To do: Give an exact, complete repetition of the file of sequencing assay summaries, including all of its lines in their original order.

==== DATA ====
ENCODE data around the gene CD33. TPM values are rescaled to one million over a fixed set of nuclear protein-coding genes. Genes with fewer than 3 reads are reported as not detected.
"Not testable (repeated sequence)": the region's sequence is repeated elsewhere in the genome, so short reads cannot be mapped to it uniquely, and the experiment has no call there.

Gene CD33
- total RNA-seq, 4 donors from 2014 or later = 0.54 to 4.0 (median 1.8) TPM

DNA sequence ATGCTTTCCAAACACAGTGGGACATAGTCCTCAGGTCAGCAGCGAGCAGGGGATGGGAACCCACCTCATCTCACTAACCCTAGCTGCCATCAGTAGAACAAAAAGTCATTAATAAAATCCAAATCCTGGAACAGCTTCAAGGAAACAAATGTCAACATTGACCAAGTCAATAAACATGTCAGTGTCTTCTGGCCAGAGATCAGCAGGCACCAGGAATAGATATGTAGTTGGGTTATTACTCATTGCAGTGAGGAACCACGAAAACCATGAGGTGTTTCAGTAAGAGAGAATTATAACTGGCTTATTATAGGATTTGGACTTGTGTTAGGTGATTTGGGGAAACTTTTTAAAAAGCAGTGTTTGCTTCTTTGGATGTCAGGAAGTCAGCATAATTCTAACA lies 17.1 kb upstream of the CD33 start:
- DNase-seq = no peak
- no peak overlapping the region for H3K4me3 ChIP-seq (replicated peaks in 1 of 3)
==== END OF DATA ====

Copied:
ENCODE data around the gene CD33. TPM values are rescaled to one million over a fixed set of nuclear protein-coding genes. Genes with fewer than 3 reads are reported as not detected.
"Not testable (repeated sequence)": the region's sequence is repeated elsewhere in the genome, so short reads cannot be mapped to it uniquely, and the experiment has no call there.

Gene CD33
- total RNA-seq, 4 donors from 2014 or later = 0.54 to 4.0 (median 1.8) TPM

DNA sequence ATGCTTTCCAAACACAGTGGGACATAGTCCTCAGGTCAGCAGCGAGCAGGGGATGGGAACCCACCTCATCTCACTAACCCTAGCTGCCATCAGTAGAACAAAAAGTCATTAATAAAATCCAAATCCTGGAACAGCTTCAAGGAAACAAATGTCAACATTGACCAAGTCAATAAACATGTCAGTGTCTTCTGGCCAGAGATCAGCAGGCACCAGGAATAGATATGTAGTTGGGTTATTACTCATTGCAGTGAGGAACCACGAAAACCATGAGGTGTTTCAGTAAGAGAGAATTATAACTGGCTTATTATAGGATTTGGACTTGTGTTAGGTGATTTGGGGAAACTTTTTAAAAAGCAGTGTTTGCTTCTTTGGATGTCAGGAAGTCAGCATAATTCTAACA lies 17.1 kb upstream of the CD33 start:
- DNase-seq = no peak
- no peak overlapping the region for H3K4me3 ChIP-seq (replicated peaks in 1 of 3)